The kitchen is now the center of the house with constant traffic, lots of activity, and a strong current of socializing. But it is also a working environment where specific tasks need to be accomplished. The key to great kitchen design is to create a space where you can execute those tasks efficiently while allowing the traffic and conversation to flow. By that I mean, you want to move easily to complete your tasks simply yet have space for others to participate so you are not isolated.
There are well-established and long-proven techniques for creating a kitchen that meets all these criteria. I want to talk about three issues you need to address in any kitchen remodel: Organization, Storage Space, and Work Triangles.
Organization: There are defined tasks we execute in every kitchen, and organizing your kitchen according the work zones can help make you move more efficiently. Here are the zones:
- Cooking. What do you do in a kitchen? You cook. The stove, oven, and microwave all provide the central focus for the cooking area. Nearby, you want space for all the utensils you need when you cook such as pots, pans, pot holders, wood spoons, etc.
- Preparation. The prep zone tends to be in the middle of things, near the pantry and refrigerator, close to the cooking area, and certainly near the clean up zone. You need your knives, measuring devices, and mixing bowls close to hand.
- Baking. Baking is a specialized task that not everyone does, but if you’re an avid baker, you want this zone clearly defined. Nearby, keep flour, measuring spoons, rolling pins, and mixing bowl. This area can double with your prep zone, but if you bake a lot, you want a baking zone all to itself.
- Serving. Every preparation ends in a meal or snack, and that requires serving. Put this zone near the table to make it convenient. Of course, tableware, place settings and anything else you need to sit down and eat get stored nearby. But you may choose to store dishes near the dishwasher rather than the table. Your call.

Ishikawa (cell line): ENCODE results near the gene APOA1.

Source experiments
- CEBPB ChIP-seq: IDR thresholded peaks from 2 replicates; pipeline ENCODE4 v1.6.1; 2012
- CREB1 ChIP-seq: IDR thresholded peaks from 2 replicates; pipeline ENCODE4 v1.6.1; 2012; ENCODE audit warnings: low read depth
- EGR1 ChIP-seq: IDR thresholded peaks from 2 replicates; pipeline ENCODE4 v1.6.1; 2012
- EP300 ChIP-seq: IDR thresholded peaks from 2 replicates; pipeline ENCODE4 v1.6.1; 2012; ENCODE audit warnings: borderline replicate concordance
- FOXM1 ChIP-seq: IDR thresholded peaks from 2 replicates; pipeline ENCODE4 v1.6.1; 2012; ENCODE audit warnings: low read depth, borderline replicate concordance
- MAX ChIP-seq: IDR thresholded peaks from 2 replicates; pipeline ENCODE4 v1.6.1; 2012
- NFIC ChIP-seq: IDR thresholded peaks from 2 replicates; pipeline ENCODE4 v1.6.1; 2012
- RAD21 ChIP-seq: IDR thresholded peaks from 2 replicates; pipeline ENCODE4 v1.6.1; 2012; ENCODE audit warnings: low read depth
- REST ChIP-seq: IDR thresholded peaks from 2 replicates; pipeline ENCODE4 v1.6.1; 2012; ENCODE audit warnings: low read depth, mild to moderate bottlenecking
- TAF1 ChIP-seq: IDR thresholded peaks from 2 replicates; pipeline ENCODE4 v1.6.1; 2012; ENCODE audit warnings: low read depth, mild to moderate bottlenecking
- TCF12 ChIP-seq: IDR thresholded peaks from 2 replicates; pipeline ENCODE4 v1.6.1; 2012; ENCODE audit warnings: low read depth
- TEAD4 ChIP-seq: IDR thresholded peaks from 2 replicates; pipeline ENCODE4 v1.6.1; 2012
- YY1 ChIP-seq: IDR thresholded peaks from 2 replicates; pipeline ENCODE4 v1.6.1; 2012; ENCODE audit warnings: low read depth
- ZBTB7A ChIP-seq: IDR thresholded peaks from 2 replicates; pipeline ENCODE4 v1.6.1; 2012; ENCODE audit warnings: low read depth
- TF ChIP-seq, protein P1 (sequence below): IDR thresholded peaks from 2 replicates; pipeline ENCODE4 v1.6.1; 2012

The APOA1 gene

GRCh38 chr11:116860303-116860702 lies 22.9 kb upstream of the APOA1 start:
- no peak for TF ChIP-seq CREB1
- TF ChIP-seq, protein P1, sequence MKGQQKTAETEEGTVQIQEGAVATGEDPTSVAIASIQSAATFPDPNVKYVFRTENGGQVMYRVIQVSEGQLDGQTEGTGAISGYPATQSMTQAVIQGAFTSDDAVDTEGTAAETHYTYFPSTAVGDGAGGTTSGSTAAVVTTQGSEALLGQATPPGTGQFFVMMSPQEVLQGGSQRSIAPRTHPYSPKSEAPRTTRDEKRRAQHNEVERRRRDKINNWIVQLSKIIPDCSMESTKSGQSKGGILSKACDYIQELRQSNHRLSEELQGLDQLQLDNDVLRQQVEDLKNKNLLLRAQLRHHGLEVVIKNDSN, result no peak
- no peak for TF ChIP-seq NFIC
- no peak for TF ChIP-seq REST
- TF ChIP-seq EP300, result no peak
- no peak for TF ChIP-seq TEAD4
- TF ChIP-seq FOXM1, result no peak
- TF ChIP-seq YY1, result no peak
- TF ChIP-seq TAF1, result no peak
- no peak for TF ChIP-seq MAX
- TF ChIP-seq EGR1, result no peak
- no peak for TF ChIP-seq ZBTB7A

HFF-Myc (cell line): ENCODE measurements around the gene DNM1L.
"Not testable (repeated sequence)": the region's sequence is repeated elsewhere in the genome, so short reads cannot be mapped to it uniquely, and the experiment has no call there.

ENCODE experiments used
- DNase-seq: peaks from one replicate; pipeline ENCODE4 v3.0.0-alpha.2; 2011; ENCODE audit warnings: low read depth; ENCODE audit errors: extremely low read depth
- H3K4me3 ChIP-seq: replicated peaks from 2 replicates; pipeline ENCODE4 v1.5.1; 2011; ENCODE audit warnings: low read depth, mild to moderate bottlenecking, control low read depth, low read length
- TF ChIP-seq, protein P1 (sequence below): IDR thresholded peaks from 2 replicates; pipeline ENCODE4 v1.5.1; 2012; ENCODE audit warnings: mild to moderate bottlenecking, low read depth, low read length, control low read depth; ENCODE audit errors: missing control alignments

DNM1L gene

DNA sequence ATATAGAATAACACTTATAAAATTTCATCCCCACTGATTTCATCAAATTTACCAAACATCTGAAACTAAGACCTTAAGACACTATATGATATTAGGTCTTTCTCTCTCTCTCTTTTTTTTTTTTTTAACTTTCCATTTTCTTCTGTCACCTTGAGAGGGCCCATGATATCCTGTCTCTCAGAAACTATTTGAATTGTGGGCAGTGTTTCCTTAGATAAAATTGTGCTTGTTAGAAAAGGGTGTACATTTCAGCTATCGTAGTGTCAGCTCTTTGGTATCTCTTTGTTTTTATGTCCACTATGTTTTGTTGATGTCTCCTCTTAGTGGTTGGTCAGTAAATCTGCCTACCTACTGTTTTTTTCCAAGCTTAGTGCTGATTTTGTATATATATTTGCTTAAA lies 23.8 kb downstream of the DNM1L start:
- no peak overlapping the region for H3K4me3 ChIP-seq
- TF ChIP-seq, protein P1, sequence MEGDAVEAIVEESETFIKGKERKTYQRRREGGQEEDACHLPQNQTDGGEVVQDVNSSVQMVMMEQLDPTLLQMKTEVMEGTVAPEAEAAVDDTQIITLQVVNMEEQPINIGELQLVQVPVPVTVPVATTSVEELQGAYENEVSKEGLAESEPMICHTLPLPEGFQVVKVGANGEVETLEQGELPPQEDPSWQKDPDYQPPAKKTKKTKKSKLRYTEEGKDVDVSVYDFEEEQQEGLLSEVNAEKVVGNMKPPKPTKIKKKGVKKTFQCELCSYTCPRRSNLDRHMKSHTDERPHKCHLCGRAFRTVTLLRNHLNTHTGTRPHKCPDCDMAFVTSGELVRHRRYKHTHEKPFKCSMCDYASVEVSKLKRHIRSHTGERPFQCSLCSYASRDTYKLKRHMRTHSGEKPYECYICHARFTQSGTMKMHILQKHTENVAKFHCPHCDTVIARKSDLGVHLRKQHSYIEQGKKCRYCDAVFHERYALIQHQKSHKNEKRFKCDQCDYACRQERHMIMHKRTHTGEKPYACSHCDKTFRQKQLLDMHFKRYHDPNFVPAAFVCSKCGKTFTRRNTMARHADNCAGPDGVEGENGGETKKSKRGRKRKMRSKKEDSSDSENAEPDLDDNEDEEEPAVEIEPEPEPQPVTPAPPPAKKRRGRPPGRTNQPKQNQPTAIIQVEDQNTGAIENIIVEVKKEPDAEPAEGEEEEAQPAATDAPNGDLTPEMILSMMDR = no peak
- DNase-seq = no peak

- Cleaning. Centered on the sink, the cleaning area includes the dishwasher. Soap and gloves , drying rack and towels go nearby.
- Waste disposal. A lot of people store their trash under the kitchen sink, but with increasing use of recycling, there often isn’t’ space. Still, you don’t want this zone across the room. It needs to be near the cleaning and prep areas.
- Storage space. I give storage a section on its own, although it should be considered one of the work zones.
Storage Space: What do you store in the kitchen? Fresh food, frozen food, staples, utensils, cleaning suppliers. They all have their specific needs, and making getting them both in the right place and with the right organization can help you create a kitchen that is a joy to use.
I can’t think of an area of kitchen design that has changed more than storage. In recent years, we’ve seen the advent of more refrigerator drawers, improved cabinet racks, and better pantries. It seems the major motivation for all storage is the get the junk off the countertops. We’ve invented so many time-saving devices and appliances in recent decades, but most seem to sit on the countertop.
Now, we have equal creativity going into storage. Consider these options:
- Use more drawers. This is a trend that seems to be holding. Instead of lower cabinets with doors, we’re installing more drawer cabinets. The convenience of being able to open the cabinet and see everything laid out in front of you is pure joy.
- The drawer phenomenon extends to refrigerator drawers. Now, we can store foods right next to the prep and cooking zones, making them even more convenient.
- Cabinet organizers come in a wide range from simple to custom.
- If you don’t like the look of cabinet drawers, you can still get the convenience by installing shelf organizers that pull out.
Work Triangle: Kitchen designers connect work zones with triangles. A couple of the most used triangles are:
- Food Storage(refrigerator)
- Preparation Zone
- Cooking Zone
- Clean up Zone
- Food Storage (refrigerator)
- Storage Zone (dishes)
The triangle connects those areas during specific tasks – cooking, prepping, clean-up – in a way that makes sure those zones are close together. The rule of thumb is that the total sides of a work triangle should be no more than 12 feet.
For larger kitchens, this can present a problem when the refrigerator is 8 feet on the other side of the room. Many people now opt for multiple appliances to combat this problem, such as using two dishwashers or a refrigerator and a drawer refrigerator.
There is much more to be said about kitchen design. Professionals spend hours getting certified to be able to deliver quality design. But here are some links to more information.
Here’s a glossary of terms:
The KraftMaid cabinet site has a lot of good design information:
The KraftMaid site is especially good on the work triangle